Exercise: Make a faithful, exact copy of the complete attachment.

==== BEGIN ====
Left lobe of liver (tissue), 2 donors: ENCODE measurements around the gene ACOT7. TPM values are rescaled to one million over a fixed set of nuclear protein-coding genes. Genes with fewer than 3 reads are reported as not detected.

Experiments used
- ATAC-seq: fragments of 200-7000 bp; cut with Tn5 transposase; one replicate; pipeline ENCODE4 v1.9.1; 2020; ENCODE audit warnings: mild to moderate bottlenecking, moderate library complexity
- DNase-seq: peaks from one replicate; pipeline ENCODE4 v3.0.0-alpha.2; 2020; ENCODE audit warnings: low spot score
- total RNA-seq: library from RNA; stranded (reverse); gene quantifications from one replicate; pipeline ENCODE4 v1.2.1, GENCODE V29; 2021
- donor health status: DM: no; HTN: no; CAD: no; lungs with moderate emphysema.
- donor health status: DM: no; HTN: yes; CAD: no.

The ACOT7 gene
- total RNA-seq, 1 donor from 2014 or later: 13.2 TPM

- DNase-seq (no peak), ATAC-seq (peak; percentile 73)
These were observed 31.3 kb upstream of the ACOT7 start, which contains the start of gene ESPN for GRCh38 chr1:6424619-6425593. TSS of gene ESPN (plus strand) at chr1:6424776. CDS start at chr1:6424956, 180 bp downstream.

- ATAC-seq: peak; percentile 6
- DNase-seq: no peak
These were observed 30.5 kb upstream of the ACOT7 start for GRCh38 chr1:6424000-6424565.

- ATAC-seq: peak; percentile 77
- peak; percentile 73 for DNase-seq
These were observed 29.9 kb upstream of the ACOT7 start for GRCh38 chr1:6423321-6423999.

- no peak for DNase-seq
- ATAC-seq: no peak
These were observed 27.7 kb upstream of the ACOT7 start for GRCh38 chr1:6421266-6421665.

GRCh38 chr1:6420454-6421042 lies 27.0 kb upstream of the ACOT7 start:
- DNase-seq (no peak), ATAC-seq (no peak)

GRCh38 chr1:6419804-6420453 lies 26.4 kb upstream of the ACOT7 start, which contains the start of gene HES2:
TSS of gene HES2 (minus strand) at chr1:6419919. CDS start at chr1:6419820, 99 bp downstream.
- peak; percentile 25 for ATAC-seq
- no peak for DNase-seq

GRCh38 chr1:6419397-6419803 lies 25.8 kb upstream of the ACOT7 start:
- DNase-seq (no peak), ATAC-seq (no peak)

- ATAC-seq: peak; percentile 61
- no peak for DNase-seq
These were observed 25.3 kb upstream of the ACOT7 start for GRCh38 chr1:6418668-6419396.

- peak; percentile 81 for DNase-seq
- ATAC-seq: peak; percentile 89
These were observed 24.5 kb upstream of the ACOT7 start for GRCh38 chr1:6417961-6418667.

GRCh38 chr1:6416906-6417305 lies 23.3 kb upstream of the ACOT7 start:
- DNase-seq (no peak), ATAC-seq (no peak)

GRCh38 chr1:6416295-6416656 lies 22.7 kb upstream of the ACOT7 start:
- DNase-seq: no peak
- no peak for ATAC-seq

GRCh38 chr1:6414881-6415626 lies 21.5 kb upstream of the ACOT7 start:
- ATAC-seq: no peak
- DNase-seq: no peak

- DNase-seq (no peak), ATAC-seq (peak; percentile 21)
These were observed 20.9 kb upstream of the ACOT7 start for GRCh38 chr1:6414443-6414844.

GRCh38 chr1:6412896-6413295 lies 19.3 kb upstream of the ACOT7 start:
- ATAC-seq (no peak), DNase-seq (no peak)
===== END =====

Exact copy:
Left lobe of liver (tissue), 2 donors: ENCODE measurements around the gene ACOT7. TPM values are rescaled to one million over a fixed set of nuclear protein-coding genes. Genes with fewer than 3 reads are reported as not detected.

Experiments used
- ATAC-seq: fragments of 200-7000 bp; cut with Tn5 transposase; one replicate; pipeline ENCODE4 v1.9.1; 2020; ENCODE audit warnings: mild to moderate bottlenecking, moderate library complexity
- DNase-seq: peaks from one replicate; pipeline ENCODE4 v3.0.0-alpha.2; 2020; ENCODE audit warnings: low spot score
- total RNA-seq: library from RNA; stranded (reverse); gene quantifications from one replicate; pipeline ENCODE4 v1.2.1, GENCODE V29; 2021
- donor health status: DM: no; HTN: no; CAD: no; lungs with moderate emphysema.
- donor health status: DM: no; HTN: yes; CAD: no.

The ACOT7 gene
- total RNA-seq, 1 donor from 2014 or later: 13.2 TPM

- DNase-seq (no peak), ATAC-seq (peak; percentile 73)
These were observed 31.3 kb upstream of the ACOT7 start, which contains the start of gene ESPN for GRCh38 chr1:6424619-6425593. TSS of gene ESPN (plus strand) at chr1:6424776. CDS start at chr1:6424956, 180 bp downstream.

- ATAC-seq: peak; percentile 6
- DNase-seq: no peak
These were observed 30.5 kb upstream of the ACOT7 start for GRCh38 chr1:6424000-6424565.

- ATAC-seq: peak; percentile 77
- peak; percentile 73 for DNase-seq
These were observed 29.9 kb upstream of the ACOT7 start for GRCh38 chr1:6423321-6423999.

- no peak for DNase-seq
- ATAC-seq: no peak
These were observed 27.7 kb upstream of the ACOT7 start for GRCh38 chr1:6421266-6421665.

GRCh38 chr1:6420454-6421042 lies 27.0 kb upstream of the ACOT7 start:
- DNase-seq (no peak), ATAC-seq (no peak)

GRCh38 chr1:6419804-6420453 lies 26.4 kb upstream of the ACOT7 start, which contains the start of gene HES2:
TSS of gene HES2 (minus strand) at chr1:6419919. CDS start at chr1:6419820, 99 bp downstream.
- peak; percentile 25 for ATAC-seq
- no peak for DNase-seq

GRCh38 chr1:6419397-6419803 lies 25.8 kb upstream of the ACOT7 start:
- DNase-seq (no peak), ATAC-seq (no peak)

- ATAC-seq: peak; percentile 61
- no peak for DNase-seq
These were observed 25.3 kb upstream of the ACOT7 start for GRCh38 chr1:6418668-6419396.

- peak; percentile 81 for DNase-seq
- ATAC-seq: peak; percentile 89
These were observed 24.5 kb upstream of the ACOT7 start for GRCh38 chr1:6417961-6418667.

GRCh38 chr1:6416906-6417305 lies 23.3 kb upstream of the ACOT7 start:
- DNase-seq (no peak), ATAC-seq (no peak)

GRCh38 chr1:6416295-6416656 lies 22.7 kb upstream of the ACOT7 start:
- DNase-seq: no peak
- no peak for ATAC-seq

GRCh38 chr1:6414881-6415626 lies 21.5 kb upstream of the ACOT7 start:
- ATAC-seq: no peak
- DNase-seq: no peak

- DNase-seq (no peak), ATAC-seq (peak; percentile 21)
These were observed 20.9 kb upstream of the ACOT7 start for GRCh38 chr1:6414443-6414844.

GRCh38 chr1:6412896-6413295 lies 19.3 kb upstream of the ACOT7 start:
- ATAC-seq (no peak), DNase-seq (no peak)